Consecutive sudden death play-off holes
You make it to the play-off, ready for sudden death, only to find you’re up against another golfer on a hot streak. That’s what happened in 1949, at the Motor City Open. Cary Middlecoff and Lloyd Mangrum finished the 72-hole event on 11-under and then proceeded to match each other for 11 consecutive holes. In very gentlemanly fashion, the men agreed that due to falling darkness they would be declared as co-winners.
Consecutive rounds under par
At the 2015 ANA Inspiration tournament, Lydia Ko shot a first round 71. That equalled Annika Sorenstam’s 2004 record of 29 straight sub-par rounds. Even more remarkable is that Ko was aged 17.
Consecutive balls hit in the water
You’d think it would be Kevin Costner, aka Roy ‘Tin Cup’ McAvoy, but then you remember there’s a certain John Daly out there. In the fourth round of the 1998 Bay Hill Invitational, Daly hit his tee shot into the water on the par-five sixth hole. He took a drop and proceeded to hit three wood into the same water... five more times. “Every shot, I aimed farther and farther right. The more I aimed right the more I hooked the ball left,” he said later. Daly’s card recorded an 18.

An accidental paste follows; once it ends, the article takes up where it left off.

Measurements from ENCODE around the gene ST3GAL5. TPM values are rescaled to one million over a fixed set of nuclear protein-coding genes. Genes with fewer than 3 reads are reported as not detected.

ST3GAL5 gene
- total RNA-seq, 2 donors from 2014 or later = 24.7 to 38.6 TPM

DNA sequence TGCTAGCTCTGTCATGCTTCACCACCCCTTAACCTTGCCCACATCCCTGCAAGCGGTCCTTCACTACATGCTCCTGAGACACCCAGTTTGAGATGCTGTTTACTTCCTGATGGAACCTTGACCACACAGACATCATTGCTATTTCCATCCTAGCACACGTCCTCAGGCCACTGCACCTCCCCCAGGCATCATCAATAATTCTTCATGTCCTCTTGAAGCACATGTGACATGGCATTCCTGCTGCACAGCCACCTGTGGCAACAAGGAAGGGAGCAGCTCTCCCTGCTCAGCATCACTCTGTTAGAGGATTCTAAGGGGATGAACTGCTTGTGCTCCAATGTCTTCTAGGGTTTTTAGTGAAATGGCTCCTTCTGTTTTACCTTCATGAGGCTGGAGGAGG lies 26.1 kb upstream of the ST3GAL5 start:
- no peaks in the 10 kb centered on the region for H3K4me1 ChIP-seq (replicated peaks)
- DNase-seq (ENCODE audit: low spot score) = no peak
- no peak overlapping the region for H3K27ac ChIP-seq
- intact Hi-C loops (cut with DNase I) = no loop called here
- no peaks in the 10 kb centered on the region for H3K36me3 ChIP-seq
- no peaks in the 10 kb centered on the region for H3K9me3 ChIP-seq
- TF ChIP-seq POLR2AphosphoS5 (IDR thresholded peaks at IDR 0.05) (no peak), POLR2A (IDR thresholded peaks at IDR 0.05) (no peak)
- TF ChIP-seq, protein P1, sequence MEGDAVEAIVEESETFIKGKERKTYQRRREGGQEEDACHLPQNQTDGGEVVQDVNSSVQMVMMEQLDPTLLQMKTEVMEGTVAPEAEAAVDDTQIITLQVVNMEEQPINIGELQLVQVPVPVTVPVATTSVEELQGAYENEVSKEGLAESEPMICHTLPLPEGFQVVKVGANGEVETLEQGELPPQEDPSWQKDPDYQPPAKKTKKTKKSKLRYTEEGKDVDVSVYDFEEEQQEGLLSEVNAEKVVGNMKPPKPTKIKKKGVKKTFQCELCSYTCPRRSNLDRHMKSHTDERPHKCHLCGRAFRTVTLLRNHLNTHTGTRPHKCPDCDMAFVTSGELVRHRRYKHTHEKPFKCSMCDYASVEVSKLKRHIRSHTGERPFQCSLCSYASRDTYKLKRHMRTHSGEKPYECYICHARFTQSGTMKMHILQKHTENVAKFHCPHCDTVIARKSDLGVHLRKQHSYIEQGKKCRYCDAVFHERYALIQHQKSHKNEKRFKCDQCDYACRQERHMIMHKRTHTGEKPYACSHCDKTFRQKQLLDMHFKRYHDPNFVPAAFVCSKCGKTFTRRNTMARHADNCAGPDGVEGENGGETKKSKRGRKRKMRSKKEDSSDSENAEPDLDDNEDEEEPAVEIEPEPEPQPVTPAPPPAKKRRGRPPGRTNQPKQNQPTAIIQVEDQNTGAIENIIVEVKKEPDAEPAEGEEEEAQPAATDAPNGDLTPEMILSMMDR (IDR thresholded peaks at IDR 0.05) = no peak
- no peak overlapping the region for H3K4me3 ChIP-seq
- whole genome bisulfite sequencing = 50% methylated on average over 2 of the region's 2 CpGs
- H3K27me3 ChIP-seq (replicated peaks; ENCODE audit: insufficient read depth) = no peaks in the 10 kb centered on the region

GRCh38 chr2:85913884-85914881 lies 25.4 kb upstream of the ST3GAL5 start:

Consecutive Top 10 finishes
Let’s leave the last word on hot streaks to Nelson. Starting at the 1942 Texas Open and ending at the 1946 New Orleans Open, Nelson finished in the top 10 in 65 straight PGA Tour events.